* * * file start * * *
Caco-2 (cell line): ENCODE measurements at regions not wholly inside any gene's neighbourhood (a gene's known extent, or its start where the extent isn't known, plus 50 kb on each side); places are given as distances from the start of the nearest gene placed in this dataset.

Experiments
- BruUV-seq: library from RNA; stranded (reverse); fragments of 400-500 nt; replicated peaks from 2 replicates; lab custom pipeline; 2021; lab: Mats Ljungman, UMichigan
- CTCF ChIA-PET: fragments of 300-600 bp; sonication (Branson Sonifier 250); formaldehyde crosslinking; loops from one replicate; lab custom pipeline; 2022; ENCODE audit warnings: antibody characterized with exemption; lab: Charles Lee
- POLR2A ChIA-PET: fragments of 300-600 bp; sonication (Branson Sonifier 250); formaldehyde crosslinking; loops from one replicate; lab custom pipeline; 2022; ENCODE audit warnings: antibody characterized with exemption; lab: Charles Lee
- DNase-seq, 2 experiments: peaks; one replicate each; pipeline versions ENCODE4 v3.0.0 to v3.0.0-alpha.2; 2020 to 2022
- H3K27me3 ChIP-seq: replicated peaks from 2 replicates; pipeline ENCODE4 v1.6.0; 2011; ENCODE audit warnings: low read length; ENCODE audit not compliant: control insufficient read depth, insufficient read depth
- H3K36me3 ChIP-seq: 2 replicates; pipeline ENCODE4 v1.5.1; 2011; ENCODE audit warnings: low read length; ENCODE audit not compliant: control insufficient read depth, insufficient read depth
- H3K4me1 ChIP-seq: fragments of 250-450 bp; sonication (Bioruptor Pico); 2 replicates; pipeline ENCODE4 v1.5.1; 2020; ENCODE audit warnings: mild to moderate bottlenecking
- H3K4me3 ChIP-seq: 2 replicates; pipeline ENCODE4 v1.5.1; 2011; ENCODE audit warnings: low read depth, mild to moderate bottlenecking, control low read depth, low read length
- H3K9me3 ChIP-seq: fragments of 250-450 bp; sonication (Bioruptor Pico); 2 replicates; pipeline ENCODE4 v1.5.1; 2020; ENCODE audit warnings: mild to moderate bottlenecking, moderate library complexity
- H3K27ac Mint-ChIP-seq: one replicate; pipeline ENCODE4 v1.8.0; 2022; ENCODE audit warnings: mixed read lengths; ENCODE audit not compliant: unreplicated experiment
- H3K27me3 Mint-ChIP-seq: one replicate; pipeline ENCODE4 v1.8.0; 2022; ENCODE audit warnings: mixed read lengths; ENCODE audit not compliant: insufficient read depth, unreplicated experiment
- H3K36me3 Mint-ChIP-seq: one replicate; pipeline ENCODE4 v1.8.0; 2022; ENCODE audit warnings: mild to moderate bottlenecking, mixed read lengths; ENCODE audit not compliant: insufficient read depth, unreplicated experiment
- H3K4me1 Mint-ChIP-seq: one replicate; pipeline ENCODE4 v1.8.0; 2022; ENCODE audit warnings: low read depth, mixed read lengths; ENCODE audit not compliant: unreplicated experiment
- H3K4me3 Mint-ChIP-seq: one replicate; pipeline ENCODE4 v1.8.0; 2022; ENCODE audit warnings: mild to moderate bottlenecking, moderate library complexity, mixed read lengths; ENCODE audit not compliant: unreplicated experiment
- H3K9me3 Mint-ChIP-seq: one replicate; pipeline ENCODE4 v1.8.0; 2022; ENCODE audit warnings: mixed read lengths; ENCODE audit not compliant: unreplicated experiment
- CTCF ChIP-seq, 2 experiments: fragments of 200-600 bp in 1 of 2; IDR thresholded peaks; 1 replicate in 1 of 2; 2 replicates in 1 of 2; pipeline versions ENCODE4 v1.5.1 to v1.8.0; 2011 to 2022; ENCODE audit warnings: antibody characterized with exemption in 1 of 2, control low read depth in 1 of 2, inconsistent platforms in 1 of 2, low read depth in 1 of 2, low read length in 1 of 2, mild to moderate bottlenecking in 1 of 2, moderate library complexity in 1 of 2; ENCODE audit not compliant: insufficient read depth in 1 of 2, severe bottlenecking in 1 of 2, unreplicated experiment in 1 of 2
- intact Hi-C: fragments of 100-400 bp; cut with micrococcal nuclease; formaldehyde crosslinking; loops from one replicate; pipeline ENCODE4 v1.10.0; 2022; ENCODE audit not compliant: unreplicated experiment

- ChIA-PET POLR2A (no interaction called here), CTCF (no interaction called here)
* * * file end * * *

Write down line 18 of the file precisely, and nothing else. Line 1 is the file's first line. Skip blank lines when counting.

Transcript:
- CTCF ChIP-seq, 2 experiments: fragments of 200-600 bp in 1 of 2; IDR thresholded peaks; 1 replicate in 1 of 2; 2 replicates in 1 of 2; pipeline versions ENCODE4 v1.5.1 to v1.8.0; 2011 to 2022; ENCODE audit warnings: antibody characterized with exemption in 1 of 2, control low read depth in 1 of 2, inconsistent platforms in 1 of 2, low read depth in 1 of 2, low read length in 1 of 2, mild to moderate bottlenecking in 1 of 2, moderate library complexity in 1 of 2; ENCODE audit not compliant: insufficient read depth in 1 of 2, severe bottlenecking in 1 of 2, unreplicated experiment in 1 of 2